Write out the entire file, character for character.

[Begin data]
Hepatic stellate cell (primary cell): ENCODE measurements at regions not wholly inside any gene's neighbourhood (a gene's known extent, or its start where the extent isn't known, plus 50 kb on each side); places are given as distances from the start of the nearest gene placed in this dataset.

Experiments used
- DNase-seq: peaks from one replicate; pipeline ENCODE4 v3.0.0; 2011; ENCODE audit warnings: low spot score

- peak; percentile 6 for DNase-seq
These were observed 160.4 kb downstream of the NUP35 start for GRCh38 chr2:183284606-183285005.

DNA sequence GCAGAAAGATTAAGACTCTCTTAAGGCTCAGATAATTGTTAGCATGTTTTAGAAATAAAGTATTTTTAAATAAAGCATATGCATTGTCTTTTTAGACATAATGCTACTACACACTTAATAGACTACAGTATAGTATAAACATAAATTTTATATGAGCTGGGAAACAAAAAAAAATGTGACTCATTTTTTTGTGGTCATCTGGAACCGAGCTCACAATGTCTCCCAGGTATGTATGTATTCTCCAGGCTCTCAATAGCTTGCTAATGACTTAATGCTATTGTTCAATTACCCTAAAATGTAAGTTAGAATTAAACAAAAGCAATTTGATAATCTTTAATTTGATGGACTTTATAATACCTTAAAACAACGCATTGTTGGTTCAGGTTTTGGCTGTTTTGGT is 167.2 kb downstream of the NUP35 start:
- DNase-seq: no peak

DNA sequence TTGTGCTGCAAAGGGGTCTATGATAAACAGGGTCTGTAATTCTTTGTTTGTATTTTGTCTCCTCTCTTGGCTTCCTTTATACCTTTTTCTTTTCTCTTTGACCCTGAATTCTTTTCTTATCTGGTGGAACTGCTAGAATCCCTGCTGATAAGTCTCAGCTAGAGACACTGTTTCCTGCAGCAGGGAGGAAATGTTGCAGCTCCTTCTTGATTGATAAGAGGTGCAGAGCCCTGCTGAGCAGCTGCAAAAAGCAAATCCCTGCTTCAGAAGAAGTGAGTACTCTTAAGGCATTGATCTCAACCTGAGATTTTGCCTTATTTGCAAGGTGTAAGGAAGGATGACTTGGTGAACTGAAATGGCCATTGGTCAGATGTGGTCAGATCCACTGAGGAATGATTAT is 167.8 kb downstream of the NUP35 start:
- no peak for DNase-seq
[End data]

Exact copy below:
Hepatic stellate cell (primary cell): ENCODE measurements at regions not wholly inside any gene's neighbourhood (a gene's known extent, or its start where the extent isn't known, plus 50 kb on each side); places are given as distances from the start of the nearest gene placed in this dataset.

Experiments used
- DNase-seq: peaks from one replicate; pipeline ENCODE4 v3.0.0; 2011; ENCODE audit warnings: low spot score

- peak; percentile 6 for DNase-seq
These were observed 160.4 kb downstream of the NUP35 start for GRCh38 chr2:183284606-183285005.

DNA sequence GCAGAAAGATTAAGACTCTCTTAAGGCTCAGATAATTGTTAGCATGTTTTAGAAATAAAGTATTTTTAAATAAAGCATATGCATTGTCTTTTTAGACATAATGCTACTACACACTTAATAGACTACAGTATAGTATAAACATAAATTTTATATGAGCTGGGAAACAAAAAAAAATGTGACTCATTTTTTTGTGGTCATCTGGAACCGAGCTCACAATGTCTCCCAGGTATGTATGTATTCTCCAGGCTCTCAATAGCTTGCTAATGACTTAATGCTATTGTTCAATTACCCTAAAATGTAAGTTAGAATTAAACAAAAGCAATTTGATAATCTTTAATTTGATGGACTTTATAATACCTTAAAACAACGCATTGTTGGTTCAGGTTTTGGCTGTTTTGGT is 167.2 kb downstream of the NUP35 start:
- DNase-seq: no peak

DNA sequence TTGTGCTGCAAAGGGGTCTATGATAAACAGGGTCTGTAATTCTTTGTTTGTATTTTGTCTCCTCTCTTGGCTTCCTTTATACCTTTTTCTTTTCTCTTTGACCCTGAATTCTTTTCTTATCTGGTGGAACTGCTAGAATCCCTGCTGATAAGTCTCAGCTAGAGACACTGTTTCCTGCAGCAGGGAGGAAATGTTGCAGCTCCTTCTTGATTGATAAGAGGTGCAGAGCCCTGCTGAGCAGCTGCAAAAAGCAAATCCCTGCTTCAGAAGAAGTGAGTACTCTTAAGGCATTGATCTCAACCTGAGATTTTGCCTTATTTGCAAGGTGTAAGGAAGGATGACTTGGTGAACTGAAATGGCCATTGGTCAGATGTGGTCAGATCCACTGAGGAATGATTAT is 167.8 kb downstream of the NUP35 start:
- no peak for DNase-seq